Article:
The Jaguars have an absurdly large rookie class. In total, there are 30 rookies on the Jaguars' roster, with 12 being draft picks. Because of the high volume of drafted players, I'm going to switch up my strategy with providing insight into what to expect from each rookie in 2020. I've already covered CJ Henderson, K'Lavon Chaisson, Laviska Shenault, DaVon Hamilton, Ben Bartch, Josiah Scott, and Shaq Quarterman. Today, I'm going to take a look at both of the Jaguars' fifth-round picks and tell you which one has a better chance at making an impact on the field for the Jaguars in 2020 and beyond.
The Jaguars drafted senior safety Daniel Thomas from Auburn with the 157th overall selection and the added senior receiver Collin Johnson from Texas at 165. Both players saw extensive playing time throughout their four-year college careers.
Johnson is a hulking six-foot-six, 222-pound receiver with linear athleticism, strong hands, and plenty of strength for the position. Thanks to his size, reliable hands, and penchant for winning in contested catch situations, it's easy to envision a role Johnson in the red zone. But his path to the field is filled with obstacles. DJ Chark and Laviska Shenault should lead the Jaguars in targets from the receiver position. But behind them, Chris Conley, Dede Westbrook, and Keelan Cole all have proven skill sets and experience playing with Gardner Minshew. If Collin Johnson can prove he has more reliable hands and ball skills than Chris Conley inside the 20, he'll have a chance to be a short field winner for the Jaguars. When Johnson does find the field, he'll be an asset in the run game with physicality as a blocker.
Daniel Thomas should come in and immediately lock up the third safety role for the Jags. He's only five-foot-ten but makes up for it with his 37" vert and 4.5 speed. Thomas also packs a punch at 215 pounds. If the Jaguars' current starting free safety, Jarrod Wilson, struggles during training camp, the preseason, or early on in the regular season, he could have a short leash. Thomas is more athletic and has superior power in his frame compared to Wilson. But Wilson has length and experience on his side. The Jaguars don't ask their safeties to cover receivers one-on-one deep down the field too often, so Thomas should be able to play reasonably well in coverage. But his lack of length and lateral agility could hurt his chances to make it big at the next level. He's solid in shallow zones and is a heat-seeking missile when rolling down-hill towards ball carriers.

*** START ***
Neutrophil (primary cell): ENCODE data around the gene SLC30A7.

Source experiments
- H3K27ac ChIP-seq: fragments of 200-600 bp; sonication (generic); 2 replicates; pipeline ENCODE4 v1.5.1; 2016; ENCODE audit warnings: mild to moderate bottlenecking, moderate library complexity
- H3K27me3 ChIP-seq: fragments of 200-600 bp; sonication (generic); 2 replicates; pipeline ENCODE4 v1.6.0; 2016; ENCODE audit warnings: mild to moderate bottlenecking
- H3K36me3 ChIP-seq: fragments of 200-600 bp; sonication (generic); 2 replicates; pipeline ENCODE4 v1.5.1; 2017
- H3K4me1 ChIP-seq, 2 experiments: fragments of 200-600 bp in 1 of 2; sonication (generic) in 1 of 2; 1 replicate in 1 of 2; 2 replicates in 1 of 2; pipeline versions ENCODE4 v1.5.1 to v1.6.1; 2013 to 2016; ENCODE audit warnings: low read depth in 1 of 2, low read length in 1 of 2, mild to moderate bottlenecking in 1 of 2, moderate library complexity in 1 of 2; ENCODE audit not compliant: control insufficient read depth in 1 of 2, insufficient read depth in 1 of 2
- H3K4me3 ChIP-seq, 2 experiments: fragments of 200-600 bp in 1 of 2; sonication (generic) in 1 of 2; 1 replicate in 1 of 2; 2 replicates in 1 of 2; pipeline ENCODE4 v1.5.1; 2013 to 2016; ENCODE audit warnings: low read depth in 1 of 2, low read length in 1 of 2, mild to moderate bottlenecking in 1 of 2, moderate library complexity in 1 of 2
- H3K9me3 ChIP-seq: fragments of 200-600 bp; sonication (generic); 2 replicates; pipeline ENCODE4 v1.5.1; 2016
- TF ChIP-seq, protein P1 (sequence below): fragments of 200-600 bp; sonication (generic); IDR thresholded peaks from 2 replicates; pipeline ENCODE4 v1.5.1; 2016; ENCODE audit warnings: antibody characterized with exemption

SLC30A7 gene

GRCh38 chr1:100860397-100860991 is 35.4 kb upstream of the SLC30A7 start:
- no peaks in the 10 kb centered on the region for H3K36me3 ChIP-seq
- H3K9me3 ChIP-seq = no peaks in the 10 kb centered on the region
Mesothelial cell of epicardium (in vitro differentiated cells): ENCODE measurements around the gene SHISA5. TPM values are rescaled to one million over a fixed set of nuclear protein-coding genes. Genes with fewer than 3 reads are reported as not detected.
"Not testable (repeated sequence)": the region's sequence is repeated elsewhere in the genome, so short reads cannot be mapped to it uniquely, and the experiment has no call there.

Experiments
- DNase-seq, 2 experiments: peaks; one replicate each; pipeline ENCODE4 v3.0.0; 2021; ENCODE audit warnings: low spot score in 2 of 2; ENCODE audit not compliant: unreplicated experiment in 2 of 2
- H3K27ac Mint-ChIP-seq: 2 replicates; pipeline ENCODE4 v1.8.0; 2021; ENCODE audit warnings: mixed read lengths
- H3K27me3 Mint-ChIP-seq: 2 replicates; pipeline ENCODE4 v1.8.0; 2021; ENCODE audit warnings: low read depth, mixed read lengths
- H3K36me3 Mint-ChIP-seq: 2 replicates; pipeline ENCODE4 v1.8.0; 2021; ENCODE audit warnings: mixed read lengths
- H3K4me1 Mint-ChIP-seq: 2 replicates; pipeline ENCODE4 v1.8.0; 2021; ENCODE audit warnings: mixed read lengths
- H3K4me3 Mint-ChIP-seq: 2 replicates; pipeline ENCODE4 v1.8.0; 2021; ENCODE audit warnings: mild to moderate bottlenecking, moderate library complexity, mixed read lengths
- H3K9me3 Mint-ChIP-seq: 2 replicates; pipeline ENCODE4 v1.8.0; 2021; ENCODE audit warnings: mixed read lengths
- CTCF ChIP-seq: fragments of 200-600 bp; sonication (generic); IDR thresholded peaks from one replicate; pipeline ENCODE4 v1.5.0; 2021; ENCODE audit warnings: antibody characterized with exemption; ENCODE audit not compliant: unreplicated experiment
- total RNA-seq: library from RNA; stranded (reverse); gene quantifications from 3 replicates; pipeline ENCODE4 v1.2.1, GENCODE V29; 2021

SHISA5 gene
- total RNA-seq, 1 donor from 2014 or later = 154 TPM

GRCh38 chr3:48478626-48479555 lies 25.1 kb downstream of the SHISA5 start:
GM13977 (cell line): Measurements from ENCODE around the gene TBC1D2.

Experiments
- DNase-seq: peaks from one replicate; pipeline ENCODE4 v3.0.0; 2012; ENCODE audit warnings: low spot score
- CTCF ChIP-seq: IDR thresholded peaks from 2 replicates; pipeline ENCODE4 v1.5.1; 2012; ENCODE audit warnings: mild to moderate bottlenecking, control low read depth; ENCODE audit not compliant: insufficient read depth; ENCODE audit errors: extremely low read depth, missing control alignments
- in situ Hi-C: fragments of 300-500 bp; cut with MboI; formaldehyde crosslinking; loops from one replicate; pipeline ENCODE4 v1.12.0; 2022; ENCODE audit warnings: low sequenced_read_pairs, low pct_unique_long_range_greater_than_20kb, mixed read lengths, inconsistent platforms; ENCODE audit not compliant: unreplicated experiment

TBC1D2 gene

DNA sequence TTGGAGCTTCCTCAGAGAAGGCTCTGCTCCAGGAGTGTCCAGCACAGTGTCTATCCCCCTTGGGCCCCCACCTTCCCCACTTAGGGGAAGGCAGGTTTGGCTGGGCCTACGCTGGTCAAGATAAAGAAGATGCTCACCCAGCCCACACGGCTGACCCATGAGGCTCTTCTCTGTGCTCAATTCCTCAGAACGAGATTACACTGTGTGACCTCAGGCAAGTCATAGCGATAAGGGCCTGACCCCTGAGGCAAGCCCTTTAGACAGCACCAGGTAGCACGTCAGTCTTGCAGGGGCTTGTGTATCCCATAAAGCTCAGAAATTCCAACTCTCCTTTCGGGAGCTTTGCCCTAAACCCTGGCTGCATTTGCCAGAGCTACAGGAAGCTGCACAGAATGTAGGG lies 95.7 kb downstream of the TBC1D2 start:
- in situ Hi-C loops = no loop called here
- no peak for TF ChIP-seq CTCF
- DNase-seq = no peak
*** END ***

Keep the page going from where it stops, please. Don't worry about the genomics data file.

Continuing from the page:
It's easy to see why the Jaguars were drawn to these two players in the fifth round. But which one will have a more immediate impact?
Thomas will likely be higher on the depth chart than Johnson, so one injury to Jarrod Wilson or Ronnie Harrison and Thomas could be thrown into the fire. Thomas will also be a better special teams contributor from a coverage standpoint. He should find success in that role immediately.
But Collin Johnson has a unique skill set to the Jaguars' roster, which should allow him to be a red-zone threat early on in his career.
Thomas should have more of an impact on special teams and will be one injury away from starting duties. But Johnson should be able to have a great impact in the red zone for the Jaguars. I expect Thomas to be on the field more, but Johnson could have the more impactful rookie season.
Long term, both could be fixtures for the Jaguars. Johnson will need to improve as a route runner and in his ability to beat press coverage to excel regularly on the outside. I believe his best role in the NFL will be as a flex/slot receiver who can win against mismatched linebackers and safeties. But it remains to be seen if the Jaguars will utilize in that fashion. As for Thomas, his best role is as a box safety who can attack the run and play instinctively in zone coverage. But the way the Jaguars deploy their safeties, it's not too hard to project him into a starting role for the Jaguars at free safety.
Overall, Johnson appears to be the more talented player and has superior upside. He could potentially be a reliable third or fourth target in a high powered offense. Thomas projects more as a reliable third safety in a strong defensive backfield.
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